Posted on: 02-09-2020 in Financial Planning
Offshore banking probably brings two things to mind. Either a type of account used by the super-rich or the preferred way for James Bond to pay for his signature Martini.
In reality, offshore accounts could appeal to a much broader client base. Expats, in particular, can benefit from offshore banking.
Before we dive in, let’s take a look at the often misunderstood offshore banking and what it is.
An offshore bank account is simply an account located outside of the holder’s country of residence.
For UK residents, accounts are usually held in the Channel Islands or the Isle of Man. These jurisdictions have different approaches to tax than the mainland.
It’s not only private banks which offer offshore accounts. Most of the high street banks such as Santander and Lloyds, also have offshore options.
Contrary to popular belief, offshore accounts are not only for high net worth individuals (HNWI). Sure, some require a hefty initial investment to open an account, but others only require a minimum deposit of £1.
Not everyone will benefit from an offshore account, but they are useful for expats or those looking to retire abroad.
Here are some of the key benefits of offshore banking.
UK expats working overseas usually have their salary paid in a different currency. The same can be said for those looking to retire abroad, who will typically have their pensions paid in pounds.
Offshore accounts allow multi-currency banking, meaning they are ideal for receiving different currencies. Being able to receive money in more than one currency is advantageous for two reasons.
Firstly, offshore accounts can help to avoid exchange commission fees. Offshore banking can also minimise the risk of currency fluctuations.
Because offshore accounts allow multiple currencies, you can hold on to your funds until the rates are more favourable.
Offshore accounts can provide security for expats, as well as foreign nationals.
Savings in the UK are highly regulated and protected to some level. Unfortunately, not all countries offer the same protection.
If your home nation’s economic climate is less than favourable, an offshore account can protect your money.
Common locations for offshore accounts such as Switzerland, the Channel Islands and Hong Kong are highly regulated. Due to strict regulations, schemes are in place which offers protection to deposits.
You must declare any savings interest to HM Revenue and Customs (HMRC).
While you are still liable for tax with an offshore account, there can be a substantial delay between earning interest and paying tax on it.
What this means is that you can keep the money in your account longer and boost returns by earning more interest.
On the subject of interest, offshore accounts are usually associated with higher interest rates. Just remember, not all accounts are the same.
Just like any other account, offshore banking is available in two main variants – variable and fixed-rate accounts.
Variable accounts may come with an attractive bonus for opening the account and an interest rate that increases or decreases over time. Fixed-rate accounts usually have higher, more secure rates. However, they require you to lock your money away for an extended period.
It’s also worth noting that rates offered by offshore accounts may not be better than their onshore counterparts. With this in mind, it’s best to do a little research before opening an account.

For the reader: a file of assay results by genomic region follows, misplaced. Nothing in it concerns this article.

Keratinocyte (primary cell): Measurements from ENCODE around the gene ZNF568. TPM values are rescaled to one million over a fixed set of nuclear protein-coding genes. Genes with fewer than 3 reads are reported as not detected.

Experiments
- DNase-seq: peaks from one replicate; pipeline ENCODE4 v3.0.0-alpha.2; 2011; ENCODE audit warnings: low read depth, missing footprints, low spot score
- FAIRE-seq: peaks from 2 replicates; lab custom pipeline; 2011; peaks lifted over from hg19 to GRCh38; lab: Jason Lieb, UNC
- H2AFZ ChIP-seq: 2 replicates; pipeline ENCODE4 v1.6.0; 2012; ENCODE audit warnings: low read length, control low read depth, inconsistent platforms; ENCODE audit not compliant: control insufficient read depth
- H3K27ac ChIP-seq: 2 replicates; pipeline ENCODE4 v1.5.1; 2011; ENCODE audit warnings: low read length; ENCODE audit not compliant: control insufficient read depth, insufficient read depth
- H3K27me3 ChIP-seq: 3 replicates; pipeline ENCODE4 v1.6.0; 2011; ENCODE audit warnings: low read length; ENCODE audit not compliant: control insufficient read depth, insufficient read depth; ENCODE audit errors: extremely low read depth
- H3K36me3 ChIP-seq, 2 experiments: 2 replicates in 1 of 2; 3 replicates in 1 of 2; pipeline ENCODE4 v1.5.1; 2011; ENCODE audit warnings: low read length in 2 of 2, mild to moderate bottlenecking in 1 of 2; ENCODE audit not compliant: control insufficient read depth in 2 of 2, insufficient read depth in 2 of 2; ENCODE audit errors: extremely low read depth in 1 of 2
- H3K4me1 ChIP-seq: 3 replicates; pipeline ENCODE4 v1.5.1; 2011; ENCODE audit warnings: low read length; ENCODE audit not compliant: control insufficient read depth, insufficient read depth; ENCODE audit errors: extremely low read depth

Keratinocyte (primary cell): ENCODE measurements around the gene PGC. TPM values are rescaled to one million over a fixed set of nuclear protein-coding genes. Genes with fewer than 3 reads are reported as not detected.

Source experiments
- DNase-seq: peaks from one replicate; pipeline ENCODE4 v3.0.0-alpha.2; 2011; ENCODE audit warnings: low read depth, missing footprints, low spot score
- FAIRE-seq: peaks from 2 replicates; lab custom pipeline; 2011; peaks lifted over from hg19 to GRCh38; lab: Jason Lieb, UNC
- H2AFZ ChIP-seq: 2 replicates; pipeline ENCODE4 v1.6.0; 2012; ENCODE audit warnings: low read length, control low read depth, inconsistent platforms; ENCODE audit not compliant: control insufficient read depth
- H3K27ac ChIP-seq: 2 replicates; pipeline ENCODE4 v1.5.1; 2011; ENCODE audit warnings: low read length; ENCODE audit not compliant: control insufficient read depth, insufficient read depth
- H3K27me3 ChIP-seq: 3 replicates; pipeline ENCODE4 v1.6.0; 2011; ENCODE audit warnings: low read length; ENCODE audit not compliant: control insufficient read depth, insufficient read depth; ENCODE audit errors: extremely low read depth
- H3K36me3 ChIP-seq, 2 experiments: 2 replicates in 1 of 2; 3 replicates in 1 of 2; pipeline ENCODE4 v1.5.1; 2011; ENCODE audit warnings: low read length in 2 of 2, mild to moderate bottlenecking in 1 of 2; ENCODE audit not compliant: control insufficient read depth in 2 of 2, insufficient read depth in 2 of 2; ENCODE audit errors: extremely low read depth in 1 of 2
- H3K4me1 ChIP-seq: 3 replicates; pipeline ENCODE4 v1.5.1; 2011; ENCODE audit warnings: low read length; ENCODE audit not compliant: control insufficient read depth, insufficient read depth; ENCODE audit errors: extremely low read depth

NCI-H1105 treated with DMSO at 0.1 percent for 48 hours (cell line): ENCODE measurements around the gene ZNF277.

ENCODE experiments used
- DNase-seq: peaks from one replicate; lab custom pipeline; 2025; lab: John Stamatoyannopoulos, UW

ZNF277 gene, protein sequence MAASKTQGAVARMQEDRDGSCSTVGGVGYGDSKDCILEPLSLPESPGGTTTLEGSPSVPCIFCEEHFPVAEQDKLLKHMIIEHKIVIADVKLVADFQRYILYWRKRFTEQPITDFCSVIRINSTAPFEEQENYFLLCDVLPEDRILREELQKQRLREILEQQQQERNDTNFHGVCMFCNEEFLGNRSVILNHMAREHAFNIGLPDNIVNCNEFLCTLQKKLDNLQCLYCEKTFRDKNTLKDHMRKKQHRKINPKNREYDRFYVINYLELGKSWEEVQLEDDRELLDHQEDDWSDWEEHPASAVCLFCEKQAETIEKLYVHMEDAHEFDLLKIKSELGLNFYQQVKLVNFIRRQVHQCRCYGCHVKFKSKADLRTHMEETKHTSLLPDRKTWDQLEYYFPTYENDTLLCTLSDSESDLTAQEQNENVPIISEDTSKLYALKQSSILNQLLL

Some due diligence is advised before opening an offshore account. Here are some of the things that you need to consider.
Fees associated with an offshore account can put a dent in your savings. For example, withdrawal fees can be as high as £25, making them less attractive for those who need regular access to their money.
Other fees to be aware of include:
The jurisdiction of the account is important.
Your money may not be protected in the same way as it would with onshore accounts. If the worst should happen and the bank goes under, you want to make sure your money is safe.
Even if a UK high street bank operates an offshore account, it doesn’t mean that it will be protected in the same way as it would in the UK.
Before opening an account, check with the provider to see what level of protection your money has and what compensation is offered.
You can not use offshore accounts to evade tax. You are liable for all income tax on all savings held in an offshore account.
Your tax residence status is what determines where you are liable for tax. Just because you work overseas, it doesn’t mean your tax residency has changed.
Tax residency can be a tricky subject, especially when it comes to offshore banking. A simple mistake can lead to fines from HMRC if you do not fully understand tax residency and its implications. If you are unsure what your tax residency is or how it could affect your overseas account, speak to a professional.
There is another consideration when it comes to tax. You also need to be aware that you could be liable for double taxation, depending on the location of your offshore account.
If this were to happen, you would end up paying tax in the country you are living in, as well as the country where you are a tax resident.
However, the UK has over 100 double taxation agreements in place to stop this from happening. You can find the full list on the government’s website.
Offshore banking will not be right for everyone.
The benefits and tax rules associated with offshore banks highly depends on your circumstances. Before opening up an account, speak with a professional to find out if it is the right move for you.
Our team of specialist IFAs have been working with expats for over 20 years to achieve their financial goals. To find out how we can help you with offshore banking or anything else, contact us using the form below.
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